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## Chapter 2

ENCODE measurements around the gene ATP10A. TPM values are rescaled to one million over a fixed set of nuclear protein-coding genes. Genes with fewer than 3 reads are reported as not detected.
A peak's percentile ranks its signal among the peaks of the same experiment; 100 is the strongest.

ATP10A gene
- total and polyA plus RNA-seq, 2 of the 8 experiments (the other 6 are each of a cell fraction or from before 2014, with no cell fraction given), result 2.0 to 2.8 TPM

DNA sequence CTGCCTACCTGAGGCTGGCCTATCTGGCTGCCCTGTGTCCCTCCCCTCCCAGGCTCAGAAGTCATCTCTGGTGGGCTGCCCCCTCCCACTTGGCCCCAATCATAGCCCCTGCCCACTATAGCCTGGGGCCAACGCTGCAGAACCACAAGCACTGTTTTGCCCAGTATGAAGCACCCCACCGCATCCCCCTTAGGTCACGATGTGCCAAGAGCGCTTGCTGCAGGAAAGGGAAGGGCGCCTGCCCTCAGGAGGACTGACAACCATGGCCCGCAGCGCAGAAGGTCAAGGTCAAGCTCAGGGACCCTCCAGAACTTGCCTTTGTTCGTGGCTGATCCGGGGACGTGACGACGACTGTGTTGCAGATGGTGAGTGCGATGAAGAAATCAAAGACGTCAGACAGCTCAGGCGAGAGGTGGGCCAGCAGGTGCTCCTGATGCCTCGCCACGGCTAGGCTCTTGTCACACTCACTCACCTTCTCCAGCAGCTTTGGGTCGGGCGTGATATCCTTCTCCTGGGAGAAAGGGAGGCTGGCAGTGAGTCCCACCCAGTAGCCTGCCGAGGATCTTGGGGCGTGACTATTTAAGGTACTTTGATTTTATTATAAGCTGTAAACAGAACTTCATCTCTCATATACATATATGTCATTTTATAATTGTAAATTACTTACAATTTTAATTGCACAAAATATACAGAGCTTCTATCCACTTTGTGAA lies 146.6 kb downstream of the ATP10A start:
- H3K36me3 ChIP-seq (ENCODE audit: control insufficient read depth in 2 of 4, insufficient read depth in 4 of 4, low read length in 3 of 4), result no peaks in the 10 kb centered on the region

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**Statistics for Business(Env)**Chapter 2 Descriptive Statistics: Tabular and Graphical Methods**Descriptive Statistics**2.1 Graphically Summarizing Qualitative Data 2.2 Graphically Summarizing Quantitative Data 2.3 Dot Plots 2.4 Stem-and-Leaf Displays (Optional) 2.6 Scatter Plots 2.7 Misleading Graphs and Charts (Optional)**Types of Variables/data**Interval Ratio Nominal Ordinal**Graphically Summarizing Qualitative Data**• With qualitative data, names identify the different and non-overlapping categories (classes) • This data can be summarized using a frequency distribution • Frequency distribution: A table that summarizes the number of items in each of several non-overlapping categories/classes.**Example 2.1: Describing 2006 Jeep Purchasing Patterns**• Table 2.1 lists all 251 vehicles sold in 2006 by the greater Cincinnati Jeep dealers • Table 2.1 does not reveal much useful information • A frequency distribution is a useful summary • Simply count the number of times each model appears in Table 2.1**Table 2.1 lists all 251 vehicles sold in 2006**• by the greater Cincinnati Jeep dealers**Relative Frequency and Percent Frequency**• Relative frequency summarizes the proportion of items in each class • For each class, divide the frequency of the class by the total number of observations • Multiply times 100 to obtain the percent frequency**The Resulting Relative Frequency and Percent Frequency**Distribution**Bar Charts and Pie Charts**• Bar chart: A vertical or horizontal rectangle represents the frequency for each category • Height can be frequency, relative frequency, or percent frequency • Pie chart: A circle divided into slices where the size of each slice represents its relative frequency or percent frequency**Excel Pie Chart of the Jeep Sales Data**Pie chart is usually for percent Frequency Distribution.**Pareto Chart**• Pareto chart: a type of chart that contains both bars and a line graph • A bar chart having the different kinds of categories listed on the horizontal scale • Bar height represents the frequency of occurrence • Bars are arranged in decreasing height from left to right • Augmented by plotting a cumulative percentage point for each bar**Graphically Summarizing Quantitative Data**• Often need to summarize and describe the shape of the distribution • One way is to group the measurements into classes of a frequency distribution and then displaying the data in the form of a Histogram • AHistogramis a graph in which the class (numerical)midpoints or limits are marked on the horizontal axis and the class frequencies on the vertical axis.**Frequency Distribution**• A frequency distribution is a list of data classes with the count of values that belong to each class • “Classify and count” • The frequency distribution is a table • Show the frequency distribution in a histogram • picture of the frequency distribution (tabulated frequencies) shown as bars and the bars are drawn adjacent to each other.**Constructing a Frequency Distribution**Steps in making a frequency distribution: • Find the number of classes • Find the class length • Form non-overlapping classes of equal width • Tally and count • Graph the histogram**Example 2.2 The Payment Time Case:A Sample of Payment Times**(in days after billing) Table 2.4**Determine the number of Classes**• If the number of classes is • too small lack of detail • too large some classes will be empty • Group all of the n data into K number of classes • General rule: K is the smallest whole number for which 2K n • In Examples 2.2 n = 65 • For K = 6, 26 = 64, < n • For K = 7, 27 = 128, > n • So use K = 7 classes**Determine the Class Length**• Find the length of each class as the largest measurement minus the smallest divided by the number of classes found earlier (K) • For Example 2.2, (29-10)/7=2.7143 • Because payments measured in days, round to three days**Form Non-Overlapping Classes of Equal Width**• The classes start on the smallest value • This is the lower limit of the first class • The upper limit of the first class is smallest value + class length • In the example, the first class starts at 10 days and goes up to 13 days • The next class starts at this upper limit and goes up by class length • And so on**Histogram**• Rectangles represent the classes • The base represents the class length • The height represents • the frequency in a frequency histogram, or • the relative frequency in a relative frequency histogram**Histograms**Frequency Histogram Relative Frequency Histogram**Example of a frequency distribution histogram for discrete**data The frequency distribution of quiz scores in a class. The score, X, is the number of problems that is answered correctly.**Example of a frequency distribution histogram for continuous**data**CONTINUOUS VARIABLES AND REAL LIMITS**For a continuous variable, each score actually corresponds to an interval on the scale. The boundaries that separate these intervals are called real limits. The real limit separating two adjacent scores is located exactly halfway between the scores. Each score has two real limits, one at the top of its interval called the upper real limit and one at the bottom of its interval called the lower real limit.**Some Common Distribution Shapes**• Skewed to the right: The right tail of the histogram is longer than the left tail • Skewed to the left: The left tail of the histogram is longer than the right tail • Symmetrical: The right and left tails of the histogram appear to be mirror images of each other**skewed to the left**skewed to the right**Frequency Polygons**• Plot a point above each class midpoint at a height equal to the frequency of the class • Useful when comparing two or more distributions**Example 2.3: Comparing The Grade Distribution for Two**Statistics Exams • Table 2.8 (in textbook) gives scores earned by 40 students on first statistics exam • Table 2.9 gives the scores on the second exam after an attendance policy • Due to the way exams are reported, used the classes: 30<40, 40<50, 50<60, 60<70, 70<80, 80<90, and 90<100**Cumulative Distributions**• Another way to summarize a distribution is to construct a cumulative distribution • To do this, use the same number of classes, class lengths, and class boundaries used for the frequency distribution • Rather than a count, we record the number of measurements that are less than the upper boundary of that class • In other words, a running total**Frequency, Cumulative Frequency, and Cumulative Relative**Frequency Distribution**Ogive (Cumulative Frequency distribution)**• Ogive: A graph of a cumulative distribution • Plot a point above each upper class boundary at height of cumulative frequency • Connect points with line segments • Can also be drawn using • Cumulative relative frequencies • Cumulative percent frequencies**Dot Plots**• On a number line, each data value is represented by a dot placed above the corresponding scale value • Dot plots are useful for detecting outliers • Unusually large or small observations that are well separated from the remaining observations**Stem-and-Leaf Display**• Purpose is to see the overall pattern of the data, by grouping the data into classes • the variation from class to class • the amount of data in each class • the distribution of the data within each class • Best for small to moderately sized data distributions**A set of 24 quiz scores presented as raw data and organized**in a Stem-and-Leaf Display